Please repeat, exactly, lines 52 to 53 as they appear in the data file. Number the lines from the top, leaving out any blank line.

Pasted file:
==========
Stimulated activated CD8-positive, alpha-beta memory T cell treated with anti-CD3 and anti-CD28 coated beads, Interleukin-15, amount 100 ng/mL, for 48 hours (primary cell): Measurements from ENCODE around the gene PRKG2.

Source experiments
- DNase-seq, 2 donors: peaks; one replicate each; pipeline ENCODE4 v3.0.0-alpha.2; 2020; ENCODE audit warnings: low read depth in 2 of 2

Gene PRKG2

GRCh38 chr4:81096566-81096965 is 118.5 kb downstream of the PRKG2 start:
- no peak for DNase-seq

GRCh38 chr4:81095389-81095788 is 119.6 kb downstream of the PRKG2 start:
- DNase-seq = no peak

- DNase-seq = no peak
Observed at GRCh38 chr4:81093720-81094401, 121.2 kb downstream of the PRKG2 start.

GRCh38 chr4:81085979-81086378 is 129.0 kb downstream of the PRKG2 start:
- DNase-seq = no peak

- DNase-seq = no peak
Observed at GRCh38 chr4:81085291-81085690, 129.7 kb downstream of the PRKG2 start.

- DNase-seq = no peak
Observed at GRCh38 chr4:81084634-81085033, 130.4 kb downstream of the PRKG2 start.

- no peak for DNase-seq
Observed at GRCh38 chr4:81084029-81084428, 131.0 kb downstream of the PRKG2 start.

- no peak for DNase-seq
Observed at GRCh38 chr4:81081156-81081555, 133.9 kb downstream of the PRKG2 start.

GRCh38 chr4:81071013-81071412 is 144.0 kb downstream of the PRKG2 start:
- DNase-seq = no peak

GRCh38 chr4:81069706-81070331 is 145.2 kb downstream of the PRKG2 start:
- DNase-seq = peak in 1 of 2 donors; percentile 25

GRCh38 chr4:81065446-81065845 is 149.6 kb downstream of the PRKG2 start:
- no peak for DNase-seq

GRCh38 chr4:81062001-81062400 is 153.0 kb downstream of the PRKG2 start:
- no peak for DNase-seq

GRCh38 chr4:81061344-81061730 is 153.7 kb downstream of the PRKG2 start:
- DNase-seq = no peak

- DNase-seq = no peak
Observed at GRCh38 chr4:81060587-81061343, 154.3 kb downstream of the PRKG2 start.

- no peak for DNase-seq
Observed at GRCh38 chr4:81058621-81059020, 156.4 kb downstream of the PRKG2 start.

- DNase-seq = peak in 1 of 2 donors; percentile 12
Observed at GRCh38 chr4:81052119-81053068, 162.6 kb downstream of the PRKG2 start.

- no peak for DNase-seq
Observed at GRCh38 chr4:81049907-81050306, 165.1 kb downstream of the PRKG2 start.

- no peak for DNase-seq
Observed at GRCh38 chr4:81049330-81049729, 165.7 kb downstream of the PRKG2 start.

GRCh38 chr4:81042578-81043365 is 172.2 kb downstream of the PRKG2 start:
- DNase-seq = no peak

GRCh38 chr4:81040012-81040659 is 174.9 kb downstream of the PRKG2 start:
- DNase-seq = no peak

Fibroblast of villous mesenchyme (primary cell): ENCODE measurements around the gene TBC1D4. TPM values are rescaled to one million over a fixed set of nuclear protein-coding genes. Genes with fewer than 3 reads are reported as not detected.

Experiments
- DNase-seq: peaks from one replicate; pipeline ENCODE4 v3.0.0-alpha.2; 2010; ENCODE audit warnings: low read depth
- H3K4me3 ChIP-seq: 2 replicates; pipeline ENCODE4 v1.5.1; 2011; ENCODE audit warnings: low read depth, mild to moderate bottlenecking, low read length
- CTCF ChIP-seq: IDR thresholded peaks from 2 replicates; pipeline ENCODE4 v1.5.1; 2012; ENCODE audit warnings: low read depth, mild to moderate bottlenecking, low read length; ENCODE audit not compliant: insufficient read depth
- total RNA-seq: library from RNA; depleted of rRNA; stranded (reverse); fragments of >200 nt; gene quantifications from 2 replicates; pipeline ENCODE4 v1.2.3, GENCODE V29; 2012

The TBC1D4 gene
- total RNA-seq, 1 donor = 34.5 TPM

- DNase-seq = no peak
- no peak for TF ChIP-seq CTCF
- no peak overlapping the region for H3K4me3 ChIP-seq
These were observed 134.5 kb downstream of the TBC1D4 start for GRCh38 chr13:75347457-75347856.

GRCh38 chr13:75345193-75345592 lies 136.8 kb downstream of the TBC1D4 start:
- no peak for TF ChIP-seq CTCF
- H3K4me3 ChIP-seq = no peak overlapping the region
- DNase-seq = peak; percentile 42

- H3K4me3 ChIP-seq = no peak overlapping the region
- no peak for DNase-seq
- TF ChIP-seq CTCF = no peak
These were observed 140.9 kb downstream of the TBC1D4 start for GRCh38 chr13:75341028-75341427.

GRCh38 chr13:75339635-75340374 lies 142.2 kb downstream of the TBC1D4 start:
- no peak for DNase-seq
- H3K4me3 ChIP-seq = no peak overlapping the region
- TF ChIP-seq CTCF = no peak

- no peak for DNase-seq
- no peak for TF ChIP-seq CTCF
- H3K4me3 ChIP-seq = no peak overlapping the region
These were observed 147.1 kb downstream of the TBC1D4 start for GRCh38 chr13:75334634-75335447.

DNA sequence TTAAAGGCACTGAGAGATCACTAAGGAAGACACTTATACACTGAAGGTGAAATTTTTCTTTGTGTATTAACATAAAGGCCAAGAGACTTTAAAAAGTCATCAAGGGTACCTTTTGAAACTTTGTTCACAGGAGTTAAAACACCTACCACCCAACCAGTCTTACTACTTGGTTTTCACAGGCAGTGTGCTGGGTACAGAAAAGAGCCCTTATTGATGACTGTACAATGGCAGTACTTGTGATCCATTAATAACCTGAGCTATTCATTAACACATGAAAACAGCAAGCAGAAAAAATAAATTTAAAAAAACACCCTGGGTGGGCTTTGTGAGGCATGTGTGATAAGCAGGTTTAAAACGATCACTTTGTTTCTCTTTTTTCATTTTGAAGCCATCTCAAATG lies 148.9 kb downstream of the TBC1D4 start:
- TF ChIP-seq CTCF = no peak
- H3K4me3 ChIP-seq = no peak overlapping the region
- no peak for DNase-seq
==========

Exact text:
- total RNA-seq, 1 donor = 34.5 TPM

- DNase-seq = no peak